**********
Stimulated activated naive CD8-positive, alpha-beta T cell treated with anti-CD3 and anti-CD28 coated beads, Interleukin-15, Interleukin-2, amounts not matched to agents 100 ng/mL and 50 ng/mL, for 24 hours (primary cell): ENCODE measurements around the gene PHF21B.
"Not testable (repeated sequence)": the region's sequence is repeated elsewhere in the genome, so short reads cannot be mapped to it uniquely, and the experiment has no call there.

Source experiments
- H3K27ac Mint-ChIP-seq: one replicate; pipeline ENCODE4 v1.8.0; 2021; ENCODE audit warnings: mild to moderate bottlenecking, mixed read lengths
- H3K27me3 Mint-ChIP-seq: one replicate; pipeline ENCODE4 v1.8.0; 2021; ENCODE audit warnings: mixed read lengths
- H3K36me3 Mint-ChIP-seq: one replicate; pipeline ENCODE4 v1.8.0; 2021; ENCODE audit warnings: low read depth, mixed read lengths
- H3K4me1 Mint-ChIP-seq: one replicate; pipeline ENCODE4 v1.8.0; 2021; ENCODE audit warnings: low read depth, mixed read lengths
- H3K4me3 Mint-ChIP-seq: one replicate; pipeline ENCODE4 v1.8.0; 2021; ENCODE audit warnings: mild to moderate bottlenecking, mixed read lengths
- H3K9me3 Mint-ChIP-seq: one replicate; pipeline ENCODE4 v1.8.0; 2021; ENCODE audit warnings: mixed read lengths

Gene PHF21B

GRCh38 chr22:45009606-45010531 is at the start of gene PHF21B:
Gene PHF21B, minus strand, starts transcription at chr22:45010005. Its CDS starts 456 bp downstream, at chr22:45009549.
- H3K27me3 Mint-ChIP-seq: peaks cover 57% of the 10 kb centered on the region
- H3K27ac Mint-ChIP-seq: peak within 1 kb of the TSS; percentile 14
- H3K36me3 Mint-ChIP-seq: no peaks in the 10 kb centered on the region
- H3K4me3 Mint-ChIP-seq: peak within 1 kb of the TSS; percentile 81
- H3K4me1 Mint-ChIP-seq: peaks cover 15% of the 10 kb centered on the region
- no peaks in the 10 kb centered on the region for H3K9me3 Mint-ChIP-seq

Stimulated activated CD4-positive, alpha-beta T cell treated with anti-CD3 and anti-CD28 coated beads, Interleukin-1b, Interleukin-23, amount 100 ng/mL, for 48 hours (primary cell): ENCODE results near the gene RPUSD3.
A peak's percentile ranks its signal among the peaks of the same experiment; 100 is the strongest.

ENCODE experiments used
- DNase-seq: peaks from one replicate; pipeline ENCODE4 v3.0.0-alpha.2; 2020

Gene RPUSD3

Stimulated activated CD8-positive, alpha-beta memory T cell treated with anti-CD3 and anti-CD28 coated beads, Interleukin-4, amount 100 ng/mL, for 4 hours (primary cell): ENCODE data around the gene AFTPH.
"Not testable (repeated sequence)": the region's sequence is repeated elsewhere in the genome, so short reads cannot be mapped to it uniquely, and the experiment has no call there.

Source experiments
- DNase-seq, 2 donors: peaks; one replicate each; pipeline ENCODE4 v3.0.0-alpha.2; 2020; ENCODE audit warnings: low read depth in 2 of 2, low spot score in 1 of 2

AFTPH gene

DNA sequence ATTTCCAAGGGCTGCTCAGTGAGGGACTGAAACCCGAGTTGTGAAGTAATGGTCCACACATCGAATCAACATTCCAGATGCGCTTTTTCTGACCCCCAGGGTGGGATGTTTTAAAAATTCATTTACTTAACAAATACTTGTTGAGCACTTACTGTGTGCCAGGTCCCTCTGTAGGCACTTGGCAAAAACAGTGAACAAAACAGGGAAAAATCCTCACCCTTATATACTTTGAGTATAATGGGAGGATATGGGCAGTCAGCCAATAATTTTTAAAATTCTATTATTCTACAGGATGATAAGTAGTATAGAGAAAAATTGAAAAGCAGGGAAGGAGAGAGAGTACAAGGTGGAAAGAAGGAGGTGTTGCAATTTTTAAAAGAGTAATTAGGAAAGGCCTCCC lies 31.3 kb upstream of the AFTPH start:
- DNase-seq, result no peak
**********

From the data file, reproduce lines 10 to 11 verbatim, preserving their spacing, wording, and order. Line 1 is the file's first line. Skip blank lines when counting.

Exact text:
Gene PHF21B

GRCh38 chr22:45009606-45010531 is at the start of gene PHF21B: